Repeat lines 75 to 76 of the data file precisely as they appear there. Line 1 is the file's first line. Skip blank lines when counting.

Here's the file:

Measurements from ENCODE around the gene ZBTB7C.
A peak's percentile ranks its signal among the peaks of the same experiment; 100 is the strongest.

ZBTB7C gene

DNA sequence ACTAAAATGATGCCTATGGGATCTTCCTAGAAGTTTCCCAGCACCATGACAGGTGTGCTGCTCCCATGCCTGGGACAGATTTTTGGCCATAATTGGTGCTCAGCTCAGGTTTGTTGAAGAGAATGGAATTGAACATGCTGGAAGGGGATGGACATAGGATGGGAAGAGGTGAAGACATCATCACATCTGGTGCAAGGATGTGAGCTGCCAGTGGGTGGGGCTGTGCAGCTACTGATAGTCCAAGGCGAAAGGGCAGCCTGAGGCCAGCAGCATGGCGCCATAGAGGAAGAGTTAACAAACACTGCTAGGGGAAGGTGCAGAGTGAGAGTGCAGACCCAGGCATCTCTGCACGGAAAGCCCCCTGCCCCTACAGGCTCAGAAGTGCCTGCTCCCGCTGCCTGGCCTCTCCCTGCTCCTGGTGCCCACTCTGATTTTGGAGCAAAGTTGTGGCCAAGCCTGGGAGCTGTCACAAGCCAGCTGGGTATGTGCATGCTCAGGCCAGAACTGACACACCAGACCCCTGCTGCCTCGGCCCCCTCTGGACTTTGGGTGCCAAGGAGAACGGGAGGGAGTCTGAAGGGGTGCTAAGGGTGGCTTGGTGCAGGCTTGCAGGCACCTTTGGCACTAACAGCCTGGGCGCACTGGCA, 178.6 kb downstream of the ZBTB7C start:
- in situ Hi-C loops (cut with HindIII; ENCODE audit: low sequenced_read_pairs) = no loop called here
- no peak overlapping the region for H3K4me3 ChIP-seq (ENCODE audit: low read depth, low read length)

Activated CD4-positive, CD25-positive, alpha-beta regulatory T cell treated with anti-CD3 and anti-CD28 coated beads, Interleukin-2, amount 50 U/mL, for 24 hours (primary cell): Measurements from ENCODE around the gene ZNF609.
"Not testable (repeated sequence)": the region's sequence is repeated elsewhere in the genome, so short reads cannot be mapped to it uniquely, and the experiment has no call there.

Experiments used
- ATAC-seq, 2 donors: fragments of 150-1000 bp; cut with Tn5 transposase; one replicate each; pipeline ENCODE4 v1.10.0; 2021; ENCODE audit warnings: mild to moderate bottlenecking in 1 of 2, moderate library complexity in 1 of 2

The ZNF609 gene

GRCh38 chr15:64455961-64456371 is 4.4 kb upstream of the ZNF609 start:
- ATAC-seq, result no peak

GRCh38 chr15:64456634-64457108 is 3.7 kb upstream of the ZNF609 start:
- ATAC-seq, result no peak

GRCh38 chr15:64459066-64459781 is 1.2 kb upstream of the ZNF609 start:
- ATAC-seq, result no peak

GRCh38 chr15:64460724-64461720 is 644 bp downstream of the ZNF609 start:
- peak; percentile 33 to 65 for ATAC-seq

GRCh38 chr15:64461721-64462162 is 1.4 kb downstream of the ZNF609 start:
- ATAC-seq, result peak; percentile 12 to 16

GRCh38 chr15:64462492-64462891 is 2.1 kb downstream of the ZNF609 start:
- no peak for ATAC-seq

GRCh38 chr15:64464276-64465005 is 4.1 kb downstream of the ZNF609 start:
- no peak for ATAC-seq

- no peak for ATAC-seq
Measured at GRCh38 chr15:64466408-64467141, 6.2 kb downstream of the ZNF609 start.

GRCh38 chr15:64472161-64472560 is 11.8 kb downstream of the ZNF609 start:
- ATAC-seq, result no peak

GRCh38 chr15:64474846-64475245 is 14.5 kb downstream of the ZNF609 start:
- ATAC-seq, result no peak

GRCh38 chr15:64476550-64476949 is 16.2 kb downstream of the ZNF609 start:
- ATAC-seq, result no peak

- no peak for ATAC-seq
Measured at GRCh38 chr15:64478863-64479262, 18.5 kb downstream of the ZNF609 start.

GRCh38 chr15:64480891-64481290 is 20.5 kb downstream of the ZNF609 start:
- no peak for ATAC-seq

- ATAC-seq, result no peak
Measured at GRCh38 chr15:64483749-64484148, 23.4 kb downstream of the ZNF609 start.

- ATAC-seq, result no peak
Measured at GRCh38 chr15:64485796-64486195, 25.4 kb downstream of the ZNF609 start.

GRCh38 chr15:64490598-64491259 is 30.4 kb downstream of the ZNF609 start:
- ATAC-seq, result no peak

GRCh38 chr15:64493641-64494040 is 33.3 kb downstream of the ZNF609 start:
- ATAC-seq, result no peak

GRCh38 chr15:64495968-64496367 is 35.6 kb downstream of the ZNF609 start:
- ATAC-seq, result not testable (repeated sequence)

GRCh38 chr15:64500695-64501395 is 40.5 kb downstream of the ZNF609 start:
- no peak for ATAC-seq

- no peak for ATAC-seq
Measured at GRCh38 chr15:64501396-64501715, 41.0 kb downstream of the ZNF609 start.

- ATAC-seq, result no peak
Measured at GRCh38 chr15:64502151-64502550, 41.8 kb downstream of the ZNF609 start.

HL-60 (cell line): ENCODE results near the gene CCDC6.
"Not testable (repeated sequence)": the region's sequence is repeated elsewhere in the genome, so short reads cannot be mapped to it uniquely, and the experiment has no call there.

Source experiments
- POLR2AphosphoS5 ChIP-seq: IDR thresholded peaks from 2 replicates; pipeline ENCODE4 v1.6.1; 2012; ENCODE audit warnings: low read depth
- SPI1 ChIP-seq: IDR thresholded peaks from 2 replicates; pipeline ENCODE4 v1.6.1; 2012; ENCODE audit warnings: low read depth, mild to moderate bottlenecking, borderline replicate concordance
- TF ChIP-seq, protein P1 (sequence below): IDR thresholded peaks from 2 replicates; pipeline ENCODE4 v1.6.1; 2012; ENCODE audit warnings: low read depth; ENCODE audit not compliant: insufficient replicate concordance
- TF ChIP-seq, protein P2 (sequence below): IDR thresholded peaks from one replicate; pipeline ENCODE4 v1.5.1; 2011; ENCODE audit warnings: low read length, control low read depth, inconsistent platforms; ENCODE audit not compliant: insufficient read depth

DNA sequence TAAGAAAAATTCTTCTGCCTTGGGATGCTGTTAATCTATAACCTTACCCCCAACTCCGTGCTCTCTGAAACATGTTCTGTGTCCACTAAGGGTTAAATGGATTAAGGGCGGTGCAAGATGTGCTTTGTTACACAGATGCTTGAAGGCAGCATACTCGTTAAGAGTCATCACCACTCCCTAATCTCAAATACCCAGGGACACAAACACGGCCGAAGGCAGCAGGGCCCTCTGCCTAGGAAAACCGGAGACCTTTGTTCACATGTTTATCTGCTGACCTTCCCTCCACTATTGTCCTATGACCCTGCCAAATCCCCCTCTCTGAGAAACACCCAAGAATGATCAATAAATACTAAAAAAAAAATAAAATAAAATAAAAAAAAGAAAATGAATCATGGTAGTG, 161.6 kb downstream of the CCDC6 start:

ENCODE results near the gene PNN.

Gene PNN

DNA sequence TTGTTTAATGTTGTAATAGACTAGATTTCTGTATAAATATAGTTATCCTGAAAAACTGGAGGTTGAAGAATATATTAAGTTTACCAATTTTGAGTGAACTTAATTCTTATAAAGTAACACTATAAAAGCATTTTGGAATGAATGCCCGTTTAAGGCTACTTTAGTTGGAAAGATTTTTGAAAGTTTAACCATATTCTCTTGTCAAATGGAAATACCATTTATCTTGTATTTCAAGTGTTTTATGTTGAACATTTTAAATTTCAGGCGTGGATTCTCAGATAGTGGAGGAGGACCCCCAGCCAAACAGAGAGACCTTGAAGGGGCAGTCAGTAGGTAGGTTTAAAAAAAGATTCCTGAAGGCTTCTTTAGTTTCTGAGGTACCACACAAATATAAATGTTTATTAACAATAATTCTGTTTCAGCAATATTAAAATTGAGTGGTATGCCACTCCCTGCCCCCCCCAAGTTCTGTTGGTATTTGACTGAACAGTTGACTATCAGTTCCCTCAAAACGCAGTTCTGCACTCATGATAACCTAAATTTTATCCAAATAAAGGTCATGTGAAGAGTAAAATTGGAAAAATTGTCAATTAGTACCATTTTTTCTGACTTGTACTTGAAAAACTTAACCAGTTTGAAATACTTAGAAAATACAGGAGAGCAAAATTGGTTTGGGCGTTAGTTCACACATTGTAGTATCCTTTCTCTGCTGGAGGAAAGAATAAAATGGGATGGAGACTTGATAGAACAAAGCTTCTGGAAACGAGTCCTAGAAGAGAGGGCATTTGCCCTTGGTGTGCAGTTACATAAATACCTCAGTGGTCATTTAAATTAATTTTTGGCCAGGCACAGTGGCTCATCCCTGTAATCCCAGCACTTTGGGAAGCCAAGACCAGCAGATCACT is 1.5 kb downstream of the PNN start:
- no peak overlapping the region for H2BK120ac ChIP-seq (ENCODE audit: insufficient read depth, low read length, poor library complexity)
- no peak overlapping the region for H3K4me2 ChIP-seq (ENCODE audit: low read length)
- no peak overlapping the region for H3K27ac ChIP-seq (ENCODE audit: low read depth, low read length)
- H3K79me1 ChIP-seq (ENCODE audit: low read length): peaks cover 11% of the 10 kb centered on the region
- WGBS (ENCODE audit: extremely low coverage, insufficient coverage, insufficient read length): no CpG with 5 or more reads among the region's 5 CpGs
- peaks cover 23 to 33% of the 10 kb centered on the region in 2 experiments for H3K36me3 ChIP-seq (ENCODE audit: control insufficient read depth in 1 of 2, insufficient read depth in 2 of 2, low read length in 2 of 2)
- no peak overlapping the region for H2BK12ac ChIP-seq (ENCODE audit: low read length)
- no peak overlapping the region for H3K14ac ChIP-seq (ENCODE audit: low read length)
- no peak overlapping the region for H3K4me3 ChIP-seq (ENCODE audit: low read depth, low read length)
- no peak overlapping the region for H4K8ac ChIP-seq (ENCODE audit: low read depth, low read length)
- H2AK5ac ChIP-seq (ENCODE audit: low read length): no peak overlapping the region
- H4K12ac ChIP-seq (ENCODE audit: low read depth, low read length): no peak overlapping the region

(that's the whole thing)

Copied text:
- H2AK5ac ChIP-seq (ENCODE audit: low read length): no peak overlapping the region
- H4K12ac ChIP-seq (ENCODE audit: low read depth, low read length): no peak overlapping the region